Almost one in two people get shoulder pain each year, according to the British Medical Journal.
The shoulder is the most mobile joint in the human body and is used in many everyday motions, such as getting dressed, brushing your teeth and picking up objects. It is therefore not surprising that shoulder pain can affect your quality of life as everyday tasks become more difficult.
Understanding the cause of your pain is the first step to overcoming it.
Your shoulder is made of a main ball and socket joint that moves in tandem with your shoulder blade, known medically as your scapula. The joint sits within a tough fibrous sleeve called the capsule. Lining the capsule is an inner layer called the synovium, which lubricates your joint.
A group of muscles and tendons called the rotator cuff that surrounds your shoulder joint, provide support and make sure that the top of your upper arm bone stays in the shoulder socket.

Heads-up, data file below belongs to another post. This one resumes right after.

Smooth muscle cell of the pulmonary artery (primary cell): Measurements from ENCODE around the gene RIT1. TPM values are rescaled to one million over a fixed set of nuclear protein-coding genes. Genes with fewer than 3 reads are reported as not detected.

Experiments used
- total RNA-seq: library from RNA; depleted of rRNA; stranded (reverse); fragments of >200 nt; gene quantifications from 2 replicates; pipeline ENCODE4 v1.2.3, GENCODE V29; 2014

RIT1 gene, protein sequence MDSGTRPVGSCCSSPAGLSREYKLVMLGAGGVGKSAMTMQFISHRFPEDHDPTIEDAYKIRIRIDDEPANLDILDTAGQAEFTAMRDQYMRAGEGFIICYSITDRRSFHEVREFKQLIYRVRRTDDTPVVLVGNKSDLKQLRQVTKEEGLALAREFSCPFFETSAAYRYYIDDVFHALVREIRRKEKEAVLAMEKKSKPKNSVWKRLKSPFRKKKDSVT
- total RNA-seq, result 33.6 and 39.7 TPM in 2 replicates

Shoulder pain can come in different forms. You might feel pain when you move your shoulder, or you might feel it all the time.
If the problem originates in your shoulder, you’ll normally feel pain over the front of your joint and/or in the upper part of your arm. Pain in other parts of your shoulder can sometimes be caused by a problem with your neck — this is called referred pain.
Shoulder problems are commonly caused by five conditions:
Both osteoarthritis and rheumatoid arthritis can cause shoulder pain.
Osteoarthritis happens when cartilage (smooth padding that protects the ends of your bones in joints) wears away. This causes your bones to rub against each other, leading to restricted movement, stiffness and pain.
Osteoarthritis is more common over the age of 40 and can be caused by overuse. This means you have a higher chance of getting it if you have a physically strenuous job or take part in activities or hobbies that involve repetitive movements of your shoulder.
Rheumatoid arthritis is an autoimmune condition, which means your immune system mistakenly attacks your healthy tissues. Rheumatoid arthritis damages your joint linings, causing inflammation.